Fannie Freddie Lawsuit and Risk Arbitrage

Last week the Federal Housing Finance Agency filed suits against 17 major banks and mortgage businesses for misleading Fannie Mae and Freddie Mac regarding the risks of mortgage securities sold to these government-sponsored enterprises.  Though it targets banks, the litigation shows the mode of operation of Fannie and Freddie.

This development is best understood against the background provided by a revealing new book,  Guaranteed to Fail: Fannie Mae, Freddie Mac and the Debacle of Mortgage Finance, by V. Acharya, M. Richardson, S. van Nieuwerburgh and L. White, professors at New York University’s Stern School of Business. Here’s a quote taken from a decade-old American Enterprise Institute compilation of warnings regarding GSEs from free marketers and left-wingers alike. This is from a Fannie Mae executive:

“We’re not casual about managing our political risk.”

By contrast, they were casual about managing their credit risk, resulting in immense losses once housing prices turned downward.

To understand how casual Fannie and Freddie were about credit risk, consider the two types of activity they engage in. One, they buy and pool mortgages, issuing securities backed by these pools, a process called securitization. They’ve been doing this longer and on greater scale than anyone else—by comparison Wall Street was a newcomer to the business.

Two, they buy such securities, whether issued by themselves or others. The lawsuits just filed concern this second type of activity, the purchase of readymade mortgage securities. The main accusation is that materials pertaining to certain securities the defendants sold from 2005 to 2007 contained wrong or deficient information, “unbeknownst” to Fannie and Freddie.

At the time they bought these securities, Fannie and Freddie were competing furiously with the same banks for mortgages to securitize—-and earn fees on. They were buying mortgages as they had for decades, but now they faced growing pressure from banks seeking lucrative securitization business. This led to all-around lowering of underwriting standards and the rise of higher-risk mortgages, the race to the bottom described in Guaranteed to Fail.

Being both suppliers and buyers in the mortgage security market on a gigantic scale, Fannie and Freddie were uniquely positioned. Because they bought mortgages to securitize, they too were lowering standards and taking higher risks. For the reality underlying the securities to be “unbeknownst” to them, they had to willfully avoid knowing it. Even if they did not do the analysis themselves, they could have easily asked for third-party reports—-which existed at the time and are presented as evidence in the cases. That the GSEs were complicit does not exonerate the banks’ shoddy work, but it does show how we got to the current mess.

Fannie and Freddie appeared to mint money because government backing gave them easy and cheap capital, plus they had special tax breaks and low capital requirements. The government guarantee was initially explicit—they were was created as federal bureaucracies, as the “F” in their names indicates. Then it became implicit until the 2008 crisis made it explicit again. It was always assumed. Their extraordinarily low capital requirement meant GSEs leveraged more than adventurous hedge funds.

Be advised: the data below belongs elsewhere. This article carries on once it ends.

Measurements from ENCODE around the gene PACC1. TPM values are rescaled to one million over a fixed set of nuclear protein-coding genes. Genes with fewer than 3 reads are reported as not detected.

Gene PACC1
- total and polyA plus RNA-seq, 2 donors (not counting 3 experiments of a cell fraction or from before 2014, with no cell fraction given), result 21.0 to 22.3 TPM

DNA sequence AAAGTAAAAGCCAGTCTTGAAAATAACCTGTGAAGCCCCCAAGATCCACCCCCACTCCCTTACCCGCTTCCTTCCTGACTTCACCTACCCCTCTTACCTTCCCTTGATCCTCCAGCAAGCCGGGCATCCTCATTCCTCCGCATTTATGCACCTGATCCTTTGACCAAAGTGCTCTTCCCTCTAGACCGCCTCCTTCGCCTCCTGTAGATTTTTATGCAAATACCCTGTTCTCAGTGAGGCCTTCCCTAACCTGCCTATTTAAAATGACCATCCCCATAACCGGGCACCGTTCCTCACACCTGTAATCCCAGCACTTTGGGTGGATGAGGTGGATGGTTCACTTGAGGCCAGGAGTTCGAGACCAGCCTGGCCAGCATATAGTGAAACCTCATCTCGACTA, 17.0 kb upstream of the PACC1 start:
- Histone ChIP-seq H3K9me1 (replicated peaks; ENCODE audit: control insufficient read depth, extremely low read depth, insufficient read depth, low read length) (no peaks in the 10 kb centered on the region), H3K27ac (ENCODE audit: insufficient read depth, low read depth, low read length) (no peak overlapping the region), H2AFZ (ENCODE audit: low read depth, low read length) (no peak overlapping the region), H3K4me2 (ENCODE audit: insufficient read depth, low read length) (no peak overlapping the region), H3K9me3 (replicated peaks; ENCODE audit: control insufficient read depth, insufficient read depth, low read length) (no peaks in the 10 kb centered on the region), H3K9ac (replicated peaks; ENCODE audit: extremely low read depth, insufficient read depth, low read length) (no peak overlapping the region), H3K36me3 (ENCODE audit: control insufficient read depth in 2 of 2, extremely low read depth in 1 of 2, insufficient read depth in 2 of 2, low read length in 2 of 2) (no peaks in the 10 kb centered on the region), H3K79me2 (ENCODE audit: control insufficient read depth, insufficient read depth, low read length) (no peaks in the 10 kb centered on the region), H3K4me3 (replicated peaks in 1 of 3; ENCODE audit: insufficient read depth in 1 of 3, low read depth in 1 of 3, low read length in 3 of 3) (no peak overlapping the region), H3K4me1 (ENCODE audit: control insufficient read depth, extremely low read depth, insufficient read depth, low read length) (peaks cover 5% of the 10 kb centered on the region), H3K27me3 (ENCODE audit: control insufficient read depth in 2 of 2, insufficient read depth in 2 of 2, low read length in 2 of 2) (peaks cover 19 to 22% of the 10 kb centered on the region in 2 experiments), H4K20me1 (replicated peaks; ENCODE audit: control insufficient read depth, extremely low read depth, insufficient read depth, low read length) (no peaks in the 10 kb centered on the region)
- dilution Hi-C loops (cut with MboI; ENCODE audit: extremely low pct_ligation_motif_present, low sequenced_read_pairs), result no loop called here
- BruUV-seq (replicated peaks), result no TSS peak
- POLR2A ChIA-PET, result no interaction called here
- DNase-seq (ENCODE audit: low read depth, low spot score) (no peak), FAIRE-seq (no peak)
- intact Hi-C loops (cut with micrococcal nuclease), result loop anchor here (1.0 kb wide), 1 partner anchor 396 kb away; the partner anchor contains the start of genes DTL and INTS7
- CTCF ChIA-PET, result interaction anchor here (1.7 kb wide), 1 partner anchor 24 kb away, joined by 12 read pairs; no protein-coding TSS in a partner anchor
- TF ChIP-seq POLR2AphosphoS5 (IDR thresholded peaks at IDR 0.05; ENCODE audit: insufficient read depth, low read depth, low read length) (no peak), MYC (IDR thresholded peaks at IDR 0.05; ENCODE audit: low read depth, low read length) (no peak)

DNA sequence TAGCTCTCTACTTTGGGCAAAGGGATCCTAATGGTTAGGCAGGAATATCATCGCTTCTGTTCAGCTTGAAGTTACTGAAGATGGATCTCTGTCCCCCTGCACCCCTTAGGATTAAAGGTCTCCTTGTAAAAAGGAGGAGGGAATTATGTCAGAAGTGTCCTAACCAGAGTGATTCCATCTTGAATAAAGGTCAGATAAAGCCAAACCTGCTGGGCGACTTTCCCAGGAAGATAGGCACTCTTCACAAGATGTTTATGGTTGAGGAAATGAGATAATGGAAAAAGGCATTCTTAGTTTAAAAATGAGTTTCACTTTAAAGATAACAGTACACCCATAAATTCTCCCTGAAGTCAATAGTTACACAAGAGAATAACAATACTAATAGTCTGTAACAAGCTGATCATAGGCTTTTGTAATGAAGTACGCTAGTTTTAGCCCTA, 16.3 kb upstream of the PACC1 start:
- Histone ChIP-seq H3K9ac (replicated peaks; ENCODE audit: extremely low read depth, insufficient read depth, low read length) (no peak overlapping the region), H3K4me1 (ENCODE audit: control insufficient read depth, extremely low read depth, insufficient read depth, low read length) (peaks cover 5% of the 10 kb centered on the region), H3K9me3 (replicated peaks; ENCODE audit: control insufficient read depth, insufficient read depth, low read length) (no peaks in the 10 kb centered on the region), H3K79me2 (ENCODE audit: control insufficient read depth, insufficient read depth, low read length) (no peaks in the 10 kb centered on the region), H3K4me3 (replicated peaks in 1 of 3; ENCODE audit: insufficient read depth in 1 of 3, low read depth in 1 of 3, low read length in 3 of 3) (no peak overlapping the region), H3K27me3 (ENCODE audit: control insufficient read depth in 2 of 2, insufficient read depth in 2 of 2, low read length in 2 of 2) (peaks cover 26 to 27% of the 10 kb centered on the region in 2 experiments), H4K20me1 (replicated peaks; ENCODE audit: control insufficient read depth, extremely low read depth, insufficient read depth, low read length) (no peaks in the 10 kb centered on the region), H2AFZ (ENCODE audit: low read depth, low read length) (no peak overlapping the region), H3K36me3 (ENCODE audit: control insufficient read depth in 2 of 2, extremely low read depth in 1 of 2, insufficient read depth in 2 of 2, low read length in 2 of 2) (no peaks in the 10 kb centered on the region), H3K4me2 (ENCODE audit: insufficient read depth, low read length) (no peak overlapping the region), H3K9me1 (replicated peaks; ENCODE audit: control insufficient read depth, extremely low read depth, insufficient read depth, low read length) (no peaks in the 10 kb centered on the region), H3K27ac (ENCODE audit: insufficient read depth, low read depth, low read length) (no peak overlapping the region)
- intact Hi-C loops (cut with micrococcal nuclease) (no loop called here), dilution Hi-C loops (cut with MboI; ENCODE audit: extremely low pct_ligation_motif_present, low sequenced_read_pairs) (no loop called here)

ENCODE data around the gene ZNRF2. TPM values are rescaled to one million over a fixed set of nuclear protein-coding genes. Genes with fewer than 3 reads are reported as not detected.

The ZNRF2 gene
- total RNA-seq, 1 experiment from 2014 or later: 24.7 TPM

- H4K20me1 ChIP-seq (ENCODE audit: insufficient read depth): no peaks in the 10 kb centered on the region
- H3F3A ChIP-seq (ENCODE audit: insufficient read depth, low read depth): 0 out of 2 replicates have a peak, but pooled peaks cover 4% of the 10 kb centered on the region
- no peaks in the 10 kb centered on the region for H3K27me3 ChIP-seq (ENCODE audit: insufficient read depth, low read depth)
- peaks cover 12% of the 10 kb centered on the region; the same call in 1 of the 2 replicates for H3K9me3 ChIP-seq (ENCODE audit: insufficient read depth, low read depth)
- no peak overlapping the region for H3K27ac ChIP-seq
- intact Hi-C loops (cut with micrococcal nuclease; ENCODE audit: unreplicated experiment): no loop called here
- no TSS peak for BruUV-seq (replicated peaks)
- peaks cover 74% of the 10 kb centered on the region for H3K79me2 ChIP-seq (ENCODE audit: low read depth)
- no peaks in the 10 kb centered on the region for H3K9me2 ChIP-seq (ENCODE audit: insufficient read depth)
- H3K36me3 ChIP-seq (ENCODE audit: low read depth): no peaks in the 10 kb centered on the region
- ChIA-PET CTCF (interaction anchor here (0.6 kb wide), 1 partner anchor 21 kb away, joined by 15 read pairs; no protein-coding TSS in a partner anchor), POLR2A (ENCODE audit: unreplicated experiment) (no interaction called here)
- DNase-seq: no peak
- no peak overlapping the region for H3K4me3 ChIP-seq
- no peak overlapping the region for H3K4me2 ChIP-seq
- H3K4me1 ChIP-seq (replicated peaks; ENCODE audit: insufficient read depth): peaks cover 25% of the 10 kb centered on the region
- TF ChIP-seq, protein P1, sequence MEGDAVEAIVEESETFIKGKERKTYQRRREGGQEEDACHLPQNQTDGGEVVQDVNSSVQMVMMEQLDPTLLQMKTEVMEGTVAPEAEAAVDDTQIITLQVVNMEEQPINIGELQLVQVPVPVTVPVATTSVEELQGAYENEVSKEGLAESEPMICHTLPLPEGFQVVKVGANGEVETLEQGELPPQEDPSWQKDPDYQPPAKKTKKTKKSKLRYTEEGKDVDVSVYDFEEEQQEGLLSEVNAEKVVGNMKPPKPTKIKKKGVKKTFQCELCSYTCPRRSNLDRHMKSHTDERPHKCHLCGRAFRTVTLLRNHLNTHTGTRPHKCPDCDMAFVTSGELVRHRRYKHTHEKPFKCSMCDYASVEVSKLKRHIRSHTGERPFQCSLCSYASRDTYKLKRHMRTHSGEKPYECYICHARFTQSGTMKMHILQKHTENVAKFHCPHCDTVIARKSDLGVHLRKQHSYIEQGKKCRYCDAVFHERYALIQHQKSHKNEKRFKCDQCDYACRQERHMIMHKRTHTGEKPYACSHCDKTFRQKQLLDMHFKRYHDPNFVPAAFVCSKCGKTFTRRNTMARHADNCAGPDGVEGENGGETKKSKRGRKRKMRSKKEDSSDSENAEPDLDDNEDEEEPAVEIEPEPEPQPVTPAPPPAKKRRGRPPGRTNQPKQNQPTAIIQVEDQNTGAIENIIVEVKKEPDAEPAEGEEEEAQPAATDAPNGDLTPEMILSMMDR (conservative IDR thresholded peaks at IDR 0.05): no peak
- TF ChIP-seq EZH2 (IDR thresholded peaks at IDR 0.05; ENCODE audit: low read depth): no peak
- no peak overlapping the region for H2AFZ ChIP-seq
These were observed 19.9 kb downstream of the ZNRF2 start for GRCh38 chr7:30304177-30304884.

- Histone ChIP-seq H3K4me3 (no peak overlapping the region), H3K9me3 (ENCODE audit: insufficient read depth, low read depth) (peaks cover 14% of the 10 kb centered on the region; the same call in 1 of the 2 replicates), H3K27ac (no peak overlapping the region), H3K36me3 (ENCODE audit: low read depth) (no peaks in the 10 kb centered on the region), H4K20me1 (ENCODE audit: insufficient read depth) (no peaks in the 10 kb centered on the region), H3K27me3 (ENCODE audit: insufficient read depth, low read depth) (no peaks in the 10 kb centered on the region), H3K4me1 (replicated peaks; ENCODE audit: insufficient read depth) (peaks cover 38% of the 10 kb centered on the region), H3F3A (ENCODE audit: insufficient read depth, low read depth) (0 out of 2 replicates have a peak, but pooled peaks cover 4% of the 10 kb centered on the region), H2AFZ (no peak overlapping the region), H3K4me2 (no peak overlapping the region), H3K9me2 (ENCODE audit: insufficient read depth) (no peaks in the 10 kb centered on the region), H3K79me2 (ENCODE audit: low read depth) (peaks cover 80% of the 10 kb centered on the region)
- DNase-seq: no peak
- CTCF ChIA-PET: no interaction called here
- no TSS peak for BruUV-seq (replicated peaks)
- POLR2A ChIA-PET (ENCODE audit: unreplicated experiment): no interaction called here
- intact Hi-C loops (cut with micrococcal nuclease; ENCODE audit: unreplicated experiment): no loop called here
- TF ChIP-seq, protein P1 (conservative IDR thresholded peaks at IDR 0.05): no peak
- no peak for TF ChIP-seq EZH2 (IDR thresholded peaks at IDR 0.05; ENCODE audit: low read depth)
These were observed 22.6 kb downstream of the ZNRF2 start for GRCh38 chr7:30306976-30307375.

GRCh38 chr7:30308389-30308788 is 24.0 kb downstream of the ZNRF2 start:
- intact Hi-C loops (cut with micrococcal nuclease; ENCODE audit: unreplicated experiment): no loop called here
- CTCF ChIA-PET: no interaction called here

Lobbying and public relations made sure they retained the full panoply of special privileges. This was managing the political risk, which they appear to have done superbly and still do—-note their victim status in the lawsuits and mainstream media coverage thereof. Ensuring political protection meant that managing credit risk was less crucial.

The Fannie-Freddie model of arbitraging risks, of combining political protection with high financial risk, was the archetype of too-big-to-fail.  Professor Acharya and his colleagues argue that large complex financial institutions – like the ones being sued – emerged as another embodiment of this model, differing only in degree: too-big-to-fail banks and GSEs made similar leveraged bets on mortgages, with implicit government backing.

But in court they face each other as plaintiff and defendants.

While getting money from banks may look like a way of lightening the burden on the federal budget since taxpayers continue to pay for GSE losses, in fact it will likely reduce banks’ taxes by increasing their legal costs. And there are various other effects. Anticipation of the lawsuits brought down stocks on Friday, with Bank of America in particular losing some 8%. Shareholder losses will percolate through pensions and retirement accounts.

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About Chidem Kurdas 58 Articles

Chidem Kurdas is a financial journalist, analyst and writer.

Throughout her career she has held numerous positions, including: Research Analyst at Thomson Reuters, New York Bureau Chief at HedgeWorld, News Editor at Infovest21, Senior Associate Editor at Medical Economics Publications at The Thomson Corporation. She is currently Editor at Opalesque Futures Intelligence.

She holds a PhD in Economics from New School University.

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